18 years ago the industry was questioning the longevity of Java … and it’s still going strong

In the April 2002 edition of the Java Developer Journal (which at that time was a major monthly publication in the Java world), the magazine editor wrote a column titled “There may be trouble ahead”, questioning how long Java had left. Funny thing is, this really does seem to be a perpetual question that gets asked every few years, and yet here we are 18 years later after this article was written, and Java has been going strong for 25 years.

This year Oracle in their role as stewards for the language (after Oracle bought Sun Microsystems in 2010), celebrated Java’s 25th year with a #MovedByJava social media campaign, looking back and encouraging others to share their stories and experiences from using Java over the past 25 years.

Java Developer Journal April 2002 – page 5
Java Developer Journal April 2002 – page 98

This column really has some dire predictions for the time, notably this prediction:

… 5 years? Wow.

Admittedly, the threat at that time that Microsoft’s .NET and the C# language in particular was going to take over the world was real, although Java still lived on to dominate severside processing for many years.

It sounds like at this time, Mono, the open source framework the article refers to was still in development, but even now that’s come and been around for a number of years this threat really came to nothing:

Even as Microsoft themselves have developed their own cross platform runtime for .NET apps on Windows, MacOS and Linux (.NET Core) clearly cashing in on the interest in Mono and Java’s own cross platform support with JVMs for every platform, again… this threat has still come to not much.

At the time this article was written in 2002 Java J2SE 1.4 was just released, and 18 years later we’re getting new major releases every 6 months and Java 15 was just released in September 2020, there’s clearly life in a 25 year old language yet.

Organizational policy and culture can either enable or hinder desired outcomes

Let’s say you make a bold statement like “we need to encourage more innovation!” – that’s an inspirational goal and encourages your people to look for more effective solutions to problems, great! Let’s also say this organization has an established culture that can be described as “we must succeed at all costs, failure is not an option”. Ok, in some circumstances that would also make sense.

The trouble is, this already established culture does not support innovation at all, in fact it prevents any attempt to try something new that may or may not be a possible improvement. In order to innovate you have to accept that not every idea will be successful, that’s what innovation is all about. You pursue different ideas, some seemingly wild and improbable, but at some point out of experimentation you find ideas that are better, more effective, more efficient, than previous solutions. Not all ideas result in successful outcomes, in fact most will completely fail.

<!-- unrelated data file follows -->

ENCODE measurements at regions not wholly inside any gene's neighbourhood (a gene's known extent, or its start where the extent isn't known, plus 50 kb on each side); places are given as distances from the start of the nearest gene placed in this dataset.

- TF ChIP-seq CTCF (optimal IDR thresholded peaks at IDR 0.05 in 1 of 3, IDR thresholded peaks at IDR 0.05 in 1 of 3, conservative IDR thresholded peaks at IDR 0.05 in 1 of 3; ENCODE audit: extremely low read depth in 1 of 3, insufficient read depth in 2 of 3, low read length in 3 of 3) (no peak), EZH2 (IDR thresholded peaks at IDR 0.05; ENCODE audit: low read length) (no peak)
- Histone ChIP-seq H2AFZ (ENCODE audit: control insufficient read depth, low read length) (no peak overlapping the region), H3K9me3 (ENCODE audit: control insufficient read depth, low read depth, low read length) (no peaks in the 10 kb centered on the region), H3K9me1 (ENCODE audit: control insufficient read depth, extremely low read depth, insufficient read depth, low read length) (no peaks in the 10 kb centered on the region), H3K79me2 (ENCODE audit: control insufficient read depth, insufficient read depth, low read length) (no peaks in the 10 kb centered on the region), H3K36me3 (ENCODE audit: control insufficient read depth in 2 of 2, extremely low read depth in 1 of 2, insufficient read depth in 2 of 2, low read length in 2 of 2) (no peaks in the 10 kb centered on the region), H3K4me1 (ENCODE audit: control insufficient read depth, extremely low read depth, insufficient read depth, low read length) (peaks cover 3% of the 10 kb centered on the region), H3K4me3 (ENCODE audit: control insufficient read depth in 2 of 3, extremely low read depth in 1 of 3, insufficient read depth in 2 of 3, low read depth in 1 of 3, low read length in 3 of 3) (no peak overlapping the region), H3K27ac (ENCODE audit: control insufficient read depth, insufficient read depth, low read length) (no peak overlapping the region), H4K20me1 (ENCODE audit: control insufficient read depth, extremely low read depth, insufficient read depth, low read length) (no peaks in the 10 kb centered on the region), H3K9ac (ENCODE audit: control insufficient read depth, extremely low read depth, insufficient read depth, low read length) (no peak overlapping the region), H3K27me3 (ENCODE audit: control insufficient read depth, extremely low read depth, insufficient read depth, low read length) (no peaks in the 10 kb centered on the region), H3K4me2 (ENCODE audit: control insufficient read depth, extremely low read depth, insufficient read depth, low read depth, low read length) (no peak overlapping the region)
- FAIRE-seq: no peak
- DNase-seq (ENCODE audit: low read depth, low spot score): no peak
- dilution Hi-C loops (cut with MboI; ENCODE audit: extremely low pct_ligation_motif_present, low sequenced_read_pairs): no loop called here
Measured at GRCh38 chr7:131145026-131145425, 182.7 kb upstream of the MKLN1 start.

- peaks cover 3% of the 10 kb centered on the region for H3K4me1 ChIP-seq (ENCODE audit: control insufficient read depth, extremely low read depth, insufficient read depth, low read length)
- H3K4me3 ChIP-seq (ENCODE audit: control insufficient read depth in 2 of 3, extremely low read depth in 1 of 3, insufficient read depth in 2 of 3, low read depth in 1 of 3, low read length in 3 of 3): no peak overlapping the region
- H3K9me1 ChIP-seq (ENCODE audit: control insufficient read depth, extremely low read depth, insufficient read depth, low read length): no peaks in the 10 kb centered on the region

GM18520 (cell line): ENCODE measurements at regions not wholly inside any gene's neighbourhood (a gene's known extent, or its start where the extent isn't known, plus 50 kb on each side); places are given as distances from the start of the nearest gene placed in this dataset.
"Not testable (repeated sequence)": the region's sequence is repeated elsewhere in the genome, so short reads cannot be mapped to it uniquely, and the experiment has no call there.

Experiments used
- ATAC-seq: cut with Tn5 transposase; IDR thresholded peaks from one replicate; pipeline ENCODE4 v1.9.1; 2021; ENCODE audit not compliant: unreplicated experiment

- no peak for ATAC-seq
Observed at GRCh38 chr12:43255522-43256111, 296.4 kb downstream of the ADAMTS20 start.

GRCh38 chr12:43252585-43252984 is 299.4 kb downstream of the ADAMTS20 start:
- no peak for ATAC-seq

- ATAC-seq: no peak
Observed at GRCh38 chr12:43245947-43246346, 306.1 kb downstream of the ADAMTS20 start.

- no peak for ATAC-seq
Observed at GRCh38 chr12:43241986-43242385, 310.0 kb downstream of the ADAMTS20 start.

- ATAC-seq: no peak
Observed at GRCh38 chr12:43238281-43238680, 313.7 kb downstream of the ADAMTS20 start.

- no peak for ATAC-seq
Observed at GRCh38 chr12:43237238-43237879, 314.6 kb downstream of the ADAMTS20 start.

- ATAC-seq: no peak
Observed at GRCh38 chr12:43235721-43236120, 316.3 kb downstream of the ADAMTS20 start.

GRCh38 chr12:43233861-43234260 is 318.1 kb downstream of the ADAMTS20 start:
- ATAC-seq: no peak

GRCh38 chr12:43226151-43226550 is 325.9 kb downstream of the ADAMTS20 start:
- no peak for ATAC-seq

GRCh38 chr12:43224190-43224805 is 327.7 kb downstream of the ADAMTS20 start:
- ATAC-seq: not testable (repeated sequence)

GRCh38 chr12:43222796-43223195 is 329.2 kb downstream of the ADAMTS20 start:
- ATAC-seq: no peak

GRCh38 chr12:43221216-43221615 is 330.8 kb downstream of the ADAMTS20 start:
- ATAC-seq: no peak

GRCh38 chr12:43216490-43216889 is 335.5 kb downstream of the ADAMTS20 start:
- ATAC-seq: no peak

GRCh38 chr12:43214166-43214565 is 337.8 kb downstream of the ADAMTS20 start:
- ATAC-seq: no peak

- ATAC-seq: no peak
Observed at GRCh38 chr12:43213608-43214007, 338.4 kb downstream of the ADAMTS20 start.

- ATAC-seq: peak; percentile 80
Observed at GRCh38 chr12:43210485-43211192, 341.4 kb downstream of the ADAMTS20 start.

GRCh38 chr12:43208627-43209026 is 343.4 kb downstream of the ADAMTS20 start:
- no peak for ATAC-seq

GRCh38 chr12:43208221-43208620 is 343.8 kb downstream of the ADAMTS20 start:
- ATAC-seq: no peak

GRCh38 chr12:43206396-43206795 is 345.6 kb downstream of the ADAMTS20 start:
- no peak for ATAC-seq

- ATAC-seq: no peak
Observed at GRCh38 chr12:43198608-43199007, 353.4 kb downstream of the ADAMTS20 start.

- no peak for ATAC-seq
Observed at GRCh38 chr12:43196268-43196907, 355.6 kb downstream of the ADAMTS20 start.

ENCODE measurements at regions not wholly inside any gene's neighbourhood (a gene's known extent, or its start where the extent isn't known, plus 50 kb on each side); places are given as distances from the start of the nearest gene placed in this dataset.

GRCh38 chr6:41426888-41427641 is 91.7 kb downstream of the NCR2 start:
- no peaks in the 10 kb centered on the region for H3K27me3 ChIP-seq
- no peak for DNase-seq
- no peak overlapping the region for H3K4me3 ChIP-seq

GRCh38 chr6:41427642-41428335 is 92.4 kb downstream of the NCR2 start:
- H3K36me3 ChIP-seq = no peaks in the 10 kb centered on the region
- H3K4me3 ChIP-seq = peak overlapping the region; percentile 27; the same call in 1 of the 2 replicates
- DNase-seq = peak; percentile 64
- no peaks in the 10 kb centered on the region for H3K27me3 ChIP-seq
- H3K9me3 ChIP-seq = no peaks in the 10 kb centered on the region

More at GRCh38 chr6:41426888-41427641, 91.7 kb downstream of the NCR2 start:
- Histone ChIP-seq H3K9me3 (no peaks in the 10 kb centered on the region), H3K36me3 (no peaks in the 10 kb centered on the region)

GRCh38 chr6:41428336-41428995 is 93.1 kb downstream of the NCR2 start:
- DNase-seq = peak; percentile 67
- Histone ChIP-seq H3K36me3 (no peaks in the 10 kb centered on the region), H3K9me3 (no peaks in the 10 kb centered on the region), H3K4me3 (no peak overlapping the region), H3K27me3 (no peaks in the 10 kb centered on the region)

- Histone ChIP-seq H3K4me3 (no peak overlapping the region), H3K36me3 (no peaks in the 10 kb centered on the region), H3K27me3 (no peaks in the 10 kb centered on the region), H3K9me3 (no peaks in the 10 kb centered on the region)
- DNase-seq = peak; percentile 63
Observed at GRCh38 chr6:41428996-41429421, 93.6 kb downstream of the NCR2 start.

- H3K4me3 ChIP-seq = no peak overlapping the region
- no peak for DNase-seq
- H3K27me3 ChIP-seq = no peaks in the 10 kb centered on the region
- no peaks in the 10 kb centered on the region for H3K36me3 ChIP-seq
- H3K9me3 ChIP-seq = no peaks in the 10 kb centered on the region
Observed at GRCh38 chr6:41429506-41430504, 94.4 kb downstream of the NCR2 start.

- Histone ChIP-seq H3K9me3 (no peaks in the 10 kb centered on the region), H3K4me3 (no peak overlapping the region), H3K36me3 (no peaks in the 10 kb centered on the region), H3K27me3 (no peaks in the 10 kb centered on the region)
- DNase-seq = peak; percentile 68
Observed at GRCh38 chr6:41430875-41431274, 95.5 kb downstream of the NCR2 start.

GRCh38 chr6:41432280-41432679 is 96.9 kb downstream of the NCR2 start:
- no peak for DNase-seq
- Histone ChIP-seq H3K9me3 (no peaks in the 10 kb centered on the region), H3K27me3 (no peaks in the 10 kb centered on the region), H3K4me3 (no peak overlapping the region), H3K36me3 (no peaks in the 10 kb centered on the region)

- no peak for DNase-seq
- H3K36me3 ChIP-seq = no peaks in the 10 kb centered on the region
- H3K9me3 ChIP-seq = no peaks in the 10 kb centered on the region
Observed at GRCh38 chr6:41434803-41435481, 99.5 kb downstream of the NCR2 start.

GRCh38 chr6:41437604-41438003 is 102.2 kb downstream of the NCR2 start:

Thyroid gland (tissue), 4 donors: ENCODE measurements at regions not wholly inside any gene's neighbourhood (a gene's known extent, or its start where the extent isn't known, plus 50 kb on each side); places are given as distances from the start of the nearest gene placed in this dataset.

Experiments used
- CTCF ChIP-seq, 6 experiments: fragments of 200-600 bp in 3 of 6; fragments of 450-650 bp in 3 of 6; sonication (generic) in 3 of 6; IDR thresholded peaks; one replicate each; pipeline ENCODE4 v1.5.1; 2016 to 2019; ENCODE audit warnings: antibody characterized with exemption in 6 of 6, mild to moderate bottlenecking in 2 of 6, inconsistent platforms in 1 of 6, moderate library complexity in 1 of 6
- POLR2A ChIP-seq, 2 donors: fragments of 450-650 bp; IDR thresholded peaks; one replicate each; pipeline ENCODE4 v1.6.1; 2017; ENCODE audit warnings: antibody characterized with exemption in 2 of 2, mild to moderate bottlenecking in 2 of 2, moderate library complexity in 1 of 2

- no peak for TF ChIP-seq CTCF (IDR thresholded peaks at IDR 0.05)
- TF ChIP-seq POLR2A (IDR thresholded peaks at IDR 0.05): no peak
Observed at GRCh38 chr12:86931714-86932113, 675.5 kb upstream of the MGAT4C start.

Sometimes it’s not enough to decide that you need to change your desired outcomes, you need to change your culture and policies that enable or support the outcomes you’re looking for. In fact, changing your culture so that it encourages the outcomes you’re looking for will often result in the desired outcome occurring by itself organically.

More FS2020 Scenery issues: New York (part 2)

Continuing from part 1, here’s more examples of fascinating glitches in the photogrammetry rendered scenery around New York and surrounding area.

Flying West from Floyd Bennet Field, here’s an unusual road traffic pattern at Gerritsen Inlet Bridge, Brooklyn, complete with some find of stone spire:

Continuing West to Coney Island, it looks like it’s been decimated by a hurricane. I love that the Ferris Wheel is rendered as a solid disk (to the right of the window opening):

Apparently it’s been so long that Coney Island has been closed under COVID-19 lockdown that the coaster has become overgrown with trees:

As a comparison with FSX, Coney Island has a modeled scenery object for the ferris wheel and the wooden coaster, but the rest of the amusement park is covered with autogen trees:

Back to FS 2020, the Steeplechase Pier is partially underwater, but odd that the end of the pier is actually rendered as a solid object:

Coney Island rail yard is also overgrown with trees:

Continuing towards the south edge of New Jersey port area, there’s some melty dock scenery, and docked ships are spouting some trees:

The Bayonne Bridge is looking a bit solid:

This whole dock area is full of some of my favorite scenery glitches in FS 2020 so far (I had a few screenshots in my earlier post), solid cranes – there’s plenty here:

Flying towards Newark Airport, Port Newark has plenty of cranes that are all rendered in the same solid style:

There’s also plenty of ships fully loaded with trees, and other pointy things:

The railyard along side the airport also has trains full of trees:

This area around New York is full of interesting scenery glitches, I’ll continue with another post shortly.

Bulk converting image file formats with MacOS Preview

The Preview app on MacOS has a ton of useful features, from annotating images to converting file formats. Recently I had a bunch on .png screenshots that I needed to convert to jpegs. While I was aware you can Export an image file in Preview and save it in any other supported format, I was looking for a quicker way to bulk convert a large number of files.

Turns out, as explained in this article, if you select a group of images in Finder and double-click one of them to open them all in one go, you can select all the images from their thumbnails on the left:

… then from File click ‘Export Selected’. From the dialog chosoe where to write the converted files, and press Options button to change the file format. Done!